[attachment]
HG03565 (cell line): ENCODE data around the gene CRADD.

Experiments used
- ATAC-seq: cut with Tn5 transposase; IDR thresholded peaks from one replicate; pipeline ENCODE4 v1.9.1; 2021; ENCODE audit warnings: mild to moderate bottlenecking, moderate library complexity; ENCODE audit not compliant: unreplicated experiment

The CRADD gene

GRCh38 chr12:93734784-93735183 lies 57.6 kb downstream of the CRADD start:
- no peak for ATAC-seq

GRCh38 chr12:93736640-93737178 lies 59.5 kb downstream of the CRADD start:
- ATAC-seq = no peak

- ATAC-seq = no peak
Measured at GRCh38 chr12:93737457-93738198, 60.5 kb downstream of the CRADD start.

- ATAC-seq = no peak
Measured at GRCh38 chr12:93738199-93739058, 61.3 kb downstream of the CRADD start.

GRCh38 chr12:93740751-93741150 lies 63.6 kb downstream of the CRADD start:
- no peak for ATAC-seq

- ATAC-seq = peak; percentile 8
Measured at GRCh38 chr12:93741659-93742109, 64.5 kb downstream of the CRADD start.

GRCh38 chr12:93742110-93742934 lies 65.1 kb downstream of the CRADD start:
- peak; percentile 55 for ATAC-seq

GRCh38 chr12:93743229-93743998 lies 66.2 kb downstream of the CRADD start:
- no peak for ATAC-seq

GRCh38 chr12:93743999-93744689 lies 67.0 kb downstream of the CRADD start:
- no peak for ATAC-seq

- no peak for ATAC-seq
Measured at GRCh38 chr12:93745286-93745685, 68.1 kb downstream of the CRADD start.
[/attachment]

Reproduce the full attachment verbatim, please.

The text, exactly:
HG03565 (cell line): ENCODE data around the gene CRADD.

Experiments used
- ATAC-seq: cut with Tn5 transposase; IDR thresholded peaks from one replicate; pipeline ENCODE4 v1.9.1; 2021; ENCODE audit warnings: mild to moderate bottlenecking, moderate library complexity; ENCODE audit not compliant: unreplicated experiment

The CRADD gene

GRCh38 chr12:93734784-93735183 lies 57.6 kb downstream of the CRADD start:
- no peak for ATAC-seq

GRCh38 chr12:93736640-93737178 lies 59.5 kb downstream of the CRADD start:
- ATAC-seq = no peak

- ATAC-seq = no peak
Measured at GRCh38 chr12:93737457-93738198, 60.5 kb downstream of the CRADD start.

- ATAC-seq = no peak
Measured at GRCh38 chr12:93738199-93739058, 61.3 kb downstream of the CRADD start.

GRCh38 chr12:93740751-93741150 lies 63.6 kb downstream of the CRADD start:
- no peak for ATAC-seq

- ATAC-seq = peak; percentile 8
Measured at GRCh38 chr12:93741659-93742109, 64.5 kb downstream of the CRADD start.

GRCh38 chr12:93742110-93742934 lies 65.1 kb downstream of the CRADD start:
- peak; percentile 55 for ATAC-seq

GRCh38 chr12:93743229-93743998 lies 66.2 kb downstream of the CRADD start:
- no peak for ATAC-seq

GRCh38 chr12:93743999-93744689 lies 67.0 kb downstream of the CRADD start:
- no peak for ATAC-seq

- no peak for ATAC-seq
Measured at GRCh38 chr12:93745286-93745685, 68.1 kb downstream of the CRADD start.